A year ago, students from the Marjory Stoneman Douglas High School hid under their desks and inside closets, terrified for their lives. A year ago, 17 innocent lives were lost in a school shooting. That day was beyond devastating. I remember how afraid I felt, because I thought: that could have been my school. Today needs to be remembered — not just for the flowers and balloons — but for the calamity that sparked a movement.
When I saw promotions for the CNN Town Hall Meeting with the Parkland students, I was honestly shocked. People my age were going to talk to government officials on live television? I didn’t really know what to expect, but I was totally engrossed. The students began to talk, and I was in awe of their determination. They had all the facts, they picked out every single loophole, and they were not afraid to call anyone out. Then the moment came when Cameron Kasky, a student from MSD, asked Senator Marco Rubio, “can you tell me you won’t be accepting a single penny from the NRA?”
That is when I saw it: the young people are going to create change.
I understood that they were hard at work because within a few days, the March For Our Lives Instagram page was up and running. The movement was growing, and the students were already fighting for change. But that came with consequences. Teenagers who were advocating for school safety were being ridiculed by adults. By adults. Emma Gonzales, a founder of the MFOL movement said, “In the days after the shooting, it was strange seeing adults not immediately scoff at our youth. For what seemed like the first time in m life, they wanted to broadcast the words of young people. They started to listen. And they also wanted to broadcast our words to people who had never had a reason to know or care who we were until now” (Gonzales, 25).
When the news began to “die down,” things were starting to fade away, but the students would not let that happen. They faced the accusations from others, but they continued to build up the movement.
On March 25th, thousands of people all across the country gathered in different cities for the March For Our Lives rally. I am so grateful to have had the opportunity to march alongside so many people. I was initially scared, because I had never gone to a protest or rally in my life. But when I was there, I really and truly felt the goodwill of the people bunched up around me. I saw young children in red wagons, I saw older ladies in wheel chairs. This movement was started by the young people, and it had support from all ages. I also saw signs, many of which were memes. And as silly as that sounds, it was such a powerful moment. This choice of expression truly shows that this is a youth-led movement — for the youth. We trudged through the heat, shoulders touching random strangers, but it was where I felt the most proud. If there were this many people in Austin, Texas alone, there are many, many, many more people around the country that supported the youth.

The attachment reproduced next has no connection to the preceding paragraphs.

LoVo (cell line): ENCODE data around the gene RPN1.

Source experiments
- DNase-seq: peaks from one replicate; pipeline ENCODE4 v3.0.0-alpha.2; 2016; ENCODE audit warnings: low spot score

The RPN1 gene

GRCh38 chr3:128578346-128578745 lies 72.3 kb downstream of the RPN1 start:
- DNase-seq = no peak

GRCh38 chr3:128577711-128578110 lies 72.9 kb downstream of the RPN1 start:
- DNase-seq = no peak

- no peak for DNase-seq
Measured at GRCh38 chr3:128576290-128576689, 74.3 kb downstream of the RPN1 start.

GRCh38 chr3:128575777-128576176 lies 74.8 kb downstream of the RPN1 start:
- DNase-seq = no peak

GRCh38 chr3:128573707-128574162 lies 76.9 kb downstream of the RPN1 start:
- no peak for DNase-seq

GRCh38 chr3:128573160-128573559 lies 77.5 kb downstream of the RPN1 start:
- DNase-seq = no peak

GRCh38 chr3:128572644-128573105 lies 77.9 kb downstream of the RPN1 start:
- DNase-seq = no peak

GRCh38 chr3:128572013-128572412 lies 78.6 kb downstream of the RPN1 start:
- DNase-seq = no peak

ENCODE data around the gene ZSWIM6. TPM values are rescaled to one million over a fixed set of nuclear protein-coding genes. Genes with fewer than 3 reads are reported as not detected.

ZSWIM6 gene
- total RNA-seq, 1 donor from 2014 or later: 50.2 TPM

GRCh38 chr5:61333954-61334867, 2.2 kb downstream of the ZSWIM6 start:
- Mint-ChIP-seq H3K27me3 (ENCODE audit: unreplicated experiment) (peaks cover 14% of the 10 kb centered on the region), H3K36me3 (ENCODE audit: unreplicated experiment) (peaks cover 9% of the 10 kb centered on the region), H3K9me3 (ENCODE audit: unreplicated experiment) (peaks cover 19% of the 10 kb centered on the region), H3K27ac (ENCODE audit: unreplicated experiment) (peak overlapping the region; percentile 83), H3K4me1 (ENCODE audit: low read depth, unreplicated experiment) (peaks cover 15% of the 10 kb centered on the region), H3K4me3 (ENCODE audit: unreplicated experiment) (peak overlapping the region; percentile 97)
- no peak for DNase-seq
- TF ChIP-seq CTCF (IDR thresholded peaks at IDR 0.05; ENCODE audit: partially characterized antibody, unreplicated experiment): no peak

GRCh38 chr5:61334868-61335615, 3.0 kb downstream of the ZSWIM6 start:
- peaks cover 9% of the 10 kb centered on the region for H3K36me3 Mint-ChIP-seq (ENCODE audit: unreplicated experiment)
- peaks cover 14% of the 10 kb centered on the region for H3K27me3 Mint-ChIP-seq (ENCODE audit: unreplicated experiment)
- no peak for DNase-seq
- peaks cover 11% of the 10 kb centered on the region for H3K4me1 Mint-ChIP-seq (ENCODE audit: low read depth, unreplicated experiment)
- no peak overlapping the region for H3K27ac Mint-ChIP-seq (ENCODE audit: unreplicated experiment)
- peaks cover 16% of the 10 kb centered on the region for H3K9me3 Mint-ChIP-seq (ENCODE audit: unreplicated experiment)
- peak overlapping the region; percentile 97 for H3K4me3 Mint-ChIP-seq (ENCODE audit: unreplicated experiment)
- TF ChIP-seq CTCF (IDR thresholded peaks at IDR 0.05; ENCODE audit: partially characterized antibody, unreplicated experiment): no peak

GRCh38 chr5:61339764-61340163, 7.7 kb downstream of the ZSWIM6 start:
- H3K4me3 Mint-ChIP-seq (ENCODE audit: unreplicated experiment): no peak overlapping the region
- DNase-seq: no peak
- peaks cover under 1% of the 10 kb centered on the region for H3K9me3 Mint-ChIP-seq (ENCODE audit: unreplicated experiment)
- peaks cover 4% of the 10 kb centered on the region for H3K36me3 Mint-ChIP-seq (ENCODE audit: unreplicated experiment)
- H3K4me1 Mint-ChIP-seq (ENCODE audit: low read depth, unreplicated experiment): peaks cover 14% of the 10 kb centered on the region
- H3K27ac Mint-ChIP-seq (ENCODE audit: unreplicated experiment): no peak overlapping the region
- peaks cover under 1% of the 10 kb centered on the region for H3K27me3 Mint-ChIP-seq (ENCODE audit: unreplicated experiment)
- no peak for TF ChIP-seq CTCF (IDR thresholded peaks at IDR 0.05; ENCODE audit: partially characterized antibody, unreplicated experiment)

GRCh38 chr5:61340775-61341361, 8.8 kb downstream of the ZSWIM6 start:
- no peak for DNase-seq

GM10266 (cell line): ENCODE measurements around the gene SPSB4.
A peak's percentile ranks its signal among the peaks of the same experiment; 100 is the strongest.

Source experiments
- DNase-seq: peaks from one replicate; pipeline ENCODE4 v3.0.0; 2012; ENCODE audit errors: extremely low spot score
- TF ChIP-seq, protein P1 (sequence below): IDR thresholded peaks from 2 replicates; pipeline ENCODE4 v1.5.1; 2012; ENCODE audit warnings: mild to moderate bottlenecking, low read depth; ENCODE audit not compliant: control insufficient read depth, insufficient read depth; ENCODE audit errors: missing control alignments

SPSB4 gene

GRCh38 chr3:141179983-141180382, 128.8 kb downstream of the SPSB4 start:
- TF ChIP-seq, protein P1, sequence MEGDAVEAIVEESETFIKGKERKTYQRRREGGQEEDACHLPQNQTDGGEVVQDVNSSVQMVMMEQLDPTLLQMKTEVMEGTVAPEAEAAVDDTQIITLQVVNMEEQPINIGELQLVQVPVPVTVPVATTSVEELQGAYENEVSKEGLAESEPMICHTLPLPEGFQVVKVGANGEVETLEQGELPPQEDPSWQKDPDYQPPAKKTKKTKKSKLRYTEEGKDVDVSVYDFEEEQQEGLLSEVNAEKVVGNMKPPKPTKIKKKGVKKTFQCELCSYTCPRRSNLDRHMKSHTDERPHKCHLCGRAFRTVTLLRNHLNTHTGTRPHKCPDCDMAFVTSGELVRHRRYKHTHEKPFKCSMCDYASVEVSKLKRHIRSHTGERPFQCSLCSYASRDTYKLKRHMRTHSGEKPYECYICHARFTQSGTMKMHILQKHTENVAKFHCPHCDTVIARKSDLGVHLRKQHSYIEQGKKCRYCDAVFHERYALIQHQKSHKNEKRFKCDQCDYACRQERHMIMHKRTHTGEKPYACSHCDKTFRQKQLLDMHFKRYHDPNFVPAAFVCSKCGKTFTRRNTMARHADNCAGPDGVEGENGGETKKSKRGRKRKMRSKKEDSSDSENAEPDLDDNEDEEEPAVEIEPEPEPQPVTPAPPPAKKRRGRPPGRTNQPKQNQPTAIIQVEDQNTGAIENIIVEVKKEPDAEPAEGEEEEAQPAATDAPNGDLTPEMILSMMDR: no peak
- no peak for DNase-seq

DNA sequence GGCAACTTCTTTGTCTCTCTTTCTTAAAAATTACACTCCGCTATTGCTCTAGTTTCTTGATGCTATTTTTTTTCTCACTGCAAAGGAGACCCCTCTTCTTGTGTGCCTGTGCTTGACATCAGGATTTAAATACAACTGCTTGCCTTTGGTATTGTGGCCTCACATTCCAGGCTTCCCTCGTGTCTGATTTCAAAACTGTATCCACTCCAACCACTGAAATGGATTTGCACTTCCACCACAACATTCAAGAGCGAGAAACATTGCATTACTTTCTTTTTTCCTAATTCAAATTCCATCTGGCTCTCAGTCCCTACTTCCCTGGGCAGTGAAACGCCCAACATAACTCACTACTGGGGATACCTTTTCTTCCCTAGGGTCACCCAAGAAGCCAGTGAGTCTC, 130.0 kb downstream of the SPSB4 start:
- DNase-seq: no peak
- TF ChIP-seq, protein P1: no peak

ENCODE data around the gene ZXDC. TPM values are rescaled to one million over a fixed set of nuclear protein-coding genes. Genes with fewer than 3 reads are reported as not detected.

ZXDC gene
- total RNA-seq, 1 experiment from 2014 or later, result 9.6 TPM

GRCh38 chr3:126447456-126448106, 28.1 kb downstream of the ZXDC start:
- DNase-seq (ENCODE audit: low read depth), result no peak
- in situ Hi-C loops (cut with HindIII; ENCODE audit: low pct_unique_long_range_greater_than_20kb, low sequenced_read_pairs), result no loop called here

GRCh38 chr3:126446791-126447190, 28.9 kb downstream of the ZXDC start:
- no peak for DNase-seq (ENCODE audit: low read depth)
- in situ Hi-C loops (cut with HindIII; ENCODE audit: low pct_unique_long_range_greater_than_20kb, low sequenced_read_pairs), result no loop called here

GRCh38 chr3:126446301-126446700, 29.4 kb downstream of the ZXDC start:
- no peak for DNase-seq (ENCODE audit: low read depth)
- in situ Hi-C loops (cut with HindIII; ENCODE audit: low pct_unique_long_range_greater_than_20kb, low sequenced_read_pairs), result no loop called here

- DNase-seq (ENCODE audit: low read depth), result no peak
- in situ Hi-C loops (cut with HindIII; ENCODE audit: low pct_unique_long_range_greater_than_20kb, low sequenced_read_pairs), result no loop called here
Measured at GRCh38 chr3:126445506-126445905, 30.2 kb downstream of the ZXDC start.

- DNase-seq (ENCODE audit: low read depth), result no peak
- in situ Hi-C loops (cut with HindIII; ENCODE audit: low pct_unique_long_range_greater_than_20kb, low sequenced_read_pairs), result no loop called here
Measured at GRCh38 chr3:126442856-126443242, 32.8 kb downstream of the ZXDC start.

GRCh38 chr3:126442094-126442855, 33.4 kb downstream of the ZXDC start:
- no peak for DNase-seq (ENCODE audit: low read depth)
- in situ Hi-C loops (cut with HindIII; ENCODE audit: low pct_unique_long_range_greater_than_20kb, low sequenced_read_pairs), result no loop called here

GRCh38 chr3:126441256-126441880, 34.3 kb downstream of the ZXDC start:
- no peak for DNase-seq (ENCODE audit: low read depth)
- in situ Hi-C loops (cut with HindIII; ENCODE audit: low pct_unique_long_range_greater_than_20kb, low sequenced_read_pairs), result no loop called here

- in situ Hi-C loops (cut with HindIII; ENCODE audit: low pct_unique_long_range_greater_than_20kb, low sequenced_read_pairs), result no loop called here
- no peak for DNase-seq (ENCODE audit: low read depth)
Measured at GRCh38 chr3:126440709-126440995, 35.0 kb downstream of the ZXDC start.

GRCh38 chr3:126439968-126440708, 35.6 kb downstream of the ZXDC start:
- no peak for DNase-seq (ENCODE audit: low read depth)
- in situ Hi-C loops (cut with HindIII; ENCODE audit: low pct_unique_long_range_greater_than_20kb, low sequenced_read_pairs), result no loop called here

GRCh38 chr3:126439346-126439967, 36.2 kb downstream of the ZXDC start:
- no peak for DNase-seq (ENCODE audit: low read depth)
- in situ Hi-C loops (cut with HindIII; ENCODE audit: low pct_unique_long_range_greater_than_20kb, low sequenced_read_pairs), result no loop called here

Daniel Williams, also a part of the movement said, “It meant a lot to see so many high schoolers from around the country come to D.C. to support us. There were kids everywhere. This was truly a young people’s march. I’m sad that it took a tragedy at my school for me to get involved in this cause, but it means a lot that young people across the country saw what happened, heard us speak out, and wanted to stand alongside us that day” (Williams, 149).
What happened in Parkland, Florida on February 14, 2018 was beyond traumatic — no child, no teenager should ever have to experience such loss. And this is what the movement fights for. A valid and humane cause. They are the leaders that I am excited to see in the future.
They have proven that age does not matter; that we can fight for what we want, and that we don’t have to wait for others to make change — because we make the change ourselves.
This movement continues to advocate for change with larger voter turnouts and school safety.
I end with this segment from Cameron Kasky’s speech: “Welcome to the revolution. It is a powerful and peaceful one because it is of, by, and for the young people of this country” (Kasky, 159).
March for Our Lives Founders (COR). Glimmer of Hope: How Tragedy Sparked a Movement. Penguin Group USA, 2018.
Amplifer.org: March For Our Lives
(Featured Image Credit: Chanelle Librada Reyes, ‘Never Again’)